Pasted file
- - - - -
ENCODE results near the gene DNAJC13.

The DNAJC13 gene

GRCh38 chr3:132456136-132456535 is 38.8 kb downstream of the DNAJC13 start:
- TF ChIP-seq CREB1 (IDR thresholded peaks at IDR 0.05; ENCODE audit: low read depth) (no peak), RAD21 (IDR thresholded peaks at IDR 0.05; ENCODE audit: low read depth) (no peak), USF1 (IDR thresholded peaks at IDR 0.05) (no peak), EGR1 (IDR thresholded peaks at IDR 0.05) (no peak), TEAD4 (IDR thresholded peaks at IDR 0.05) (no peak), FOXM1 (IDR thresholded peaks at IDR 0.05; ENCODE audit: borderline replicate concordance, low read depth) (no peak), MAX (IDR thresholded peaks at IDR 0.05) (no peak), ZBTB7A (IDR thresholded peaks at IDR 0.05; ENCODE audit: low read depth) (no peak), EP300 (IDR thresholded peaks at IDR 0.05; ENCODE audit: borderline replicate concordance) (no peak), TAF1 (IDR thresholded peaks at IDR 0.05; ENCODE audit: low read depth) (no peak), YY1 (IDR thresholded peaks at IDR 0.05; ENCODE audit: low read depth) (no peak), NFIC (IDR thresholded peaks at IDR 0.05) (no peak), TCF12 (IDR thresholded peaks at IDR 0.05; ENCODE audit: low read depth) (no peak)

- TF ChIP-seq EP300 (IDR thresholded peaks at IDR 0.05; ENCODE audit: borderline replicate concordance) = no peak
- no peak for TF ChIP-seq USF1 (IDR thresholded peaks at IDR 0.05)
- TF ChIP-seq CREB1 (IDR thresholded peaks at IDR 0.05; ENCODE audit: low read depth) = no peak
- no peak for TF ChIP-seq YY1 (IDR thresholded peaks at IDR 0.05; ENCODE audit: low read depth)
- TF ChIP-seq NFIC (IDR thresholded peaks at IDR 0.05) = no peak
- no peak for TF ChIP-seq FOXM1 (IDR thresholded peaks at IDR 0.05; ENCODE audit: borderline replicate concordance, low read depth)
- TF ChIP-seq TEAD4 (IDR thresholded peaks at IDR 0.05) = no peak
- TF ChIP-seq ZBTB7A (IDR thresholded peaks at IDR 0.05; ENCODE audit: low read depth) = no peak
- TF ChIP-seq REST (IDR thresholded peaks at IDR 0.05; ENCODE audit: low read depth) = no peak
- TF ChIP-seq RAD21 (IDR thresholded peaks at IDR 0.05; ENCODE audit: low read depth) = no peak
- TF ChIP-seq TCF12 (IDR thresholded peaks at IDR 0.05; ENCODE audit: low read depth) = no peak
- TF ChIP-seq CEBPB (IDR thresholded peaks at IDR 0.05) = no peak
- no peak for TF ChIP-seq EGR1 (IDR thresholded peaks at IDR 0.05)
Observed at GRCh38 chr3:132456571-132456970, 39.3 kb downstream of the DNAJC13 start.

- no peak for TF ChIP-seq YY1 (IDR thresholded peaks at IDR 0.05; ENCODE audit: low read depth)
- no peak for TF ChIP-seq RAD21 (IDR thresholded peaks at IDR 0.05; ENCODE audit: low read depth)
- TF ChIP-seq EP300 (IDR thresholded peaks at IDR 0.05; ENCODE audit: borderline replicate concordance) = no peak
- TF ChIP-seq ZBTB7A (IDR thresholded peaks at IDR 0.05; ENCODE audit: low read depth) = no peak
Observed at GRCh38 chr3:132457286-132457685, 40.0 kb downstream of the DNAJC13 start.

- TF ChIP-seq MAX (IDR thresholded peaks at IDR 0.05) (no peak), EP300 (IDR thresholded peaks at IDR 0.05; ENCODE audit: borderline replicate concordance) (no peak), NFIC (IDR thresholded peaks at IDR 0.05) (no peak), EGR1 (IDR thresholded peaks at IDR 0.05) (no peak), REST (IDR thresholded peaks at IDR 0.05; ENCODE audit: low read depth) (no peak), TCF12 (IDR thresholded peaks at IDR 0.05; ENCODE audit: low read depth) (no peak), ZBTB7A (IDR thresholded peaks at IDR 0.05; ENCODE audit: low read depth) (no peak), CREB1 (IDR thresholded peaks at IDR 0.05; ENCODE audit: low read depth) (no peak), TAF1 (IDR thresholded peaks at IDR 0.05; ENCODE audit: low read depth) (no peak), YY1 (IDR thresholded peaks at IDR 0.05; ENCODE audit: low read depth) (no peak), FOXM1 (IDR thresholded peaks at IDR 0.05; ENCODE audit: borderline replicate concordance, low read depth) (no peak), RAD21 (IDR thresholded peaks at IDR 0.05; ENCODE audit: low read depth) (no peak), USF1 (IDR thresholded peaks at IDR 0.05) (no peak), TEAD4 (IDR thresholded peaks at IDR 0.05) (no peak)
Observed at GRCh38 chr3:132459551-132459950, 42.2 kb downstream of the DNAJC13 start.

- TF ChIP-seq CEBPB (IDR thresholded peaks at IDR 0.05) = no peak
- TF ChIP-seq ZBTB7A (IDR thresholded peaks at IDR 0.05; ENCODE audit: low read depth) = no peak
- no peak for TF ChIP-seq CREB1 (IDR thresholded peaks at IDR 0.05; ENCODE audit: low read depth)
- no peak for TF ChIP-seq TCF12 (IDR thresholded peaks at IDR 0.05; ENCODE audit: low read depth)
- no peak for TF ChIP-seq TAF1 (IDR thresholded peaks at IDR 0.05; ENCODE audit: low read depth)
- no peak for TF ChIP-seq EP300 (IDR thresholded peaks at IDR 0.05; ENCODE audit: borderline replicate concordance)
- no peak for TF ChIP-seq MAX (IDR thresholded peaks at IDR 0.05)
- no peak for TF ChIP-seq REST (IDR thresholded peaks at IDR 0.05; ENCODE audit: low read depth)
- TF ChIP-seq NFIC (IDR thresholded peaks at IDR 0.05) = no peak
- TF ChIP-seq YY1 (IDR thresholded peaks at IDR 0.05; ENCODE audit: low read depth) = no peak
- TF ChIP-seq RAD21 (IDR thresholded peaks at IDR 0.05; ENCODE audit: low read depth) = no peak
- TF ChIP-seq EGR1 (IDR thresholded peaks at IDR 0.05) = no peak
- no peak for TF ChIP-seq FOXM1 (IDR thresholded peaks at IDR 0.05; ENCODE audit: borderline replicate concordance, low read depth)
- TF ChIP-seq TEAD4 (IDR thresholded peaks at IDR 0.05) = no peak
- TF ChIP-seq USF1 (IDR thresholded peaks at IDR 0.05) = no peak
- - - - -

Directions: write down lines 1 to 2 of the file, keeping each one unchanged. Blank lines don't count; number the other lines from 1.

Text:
ENCODE results near the gene DNAJC13.

The DNAJC13 gene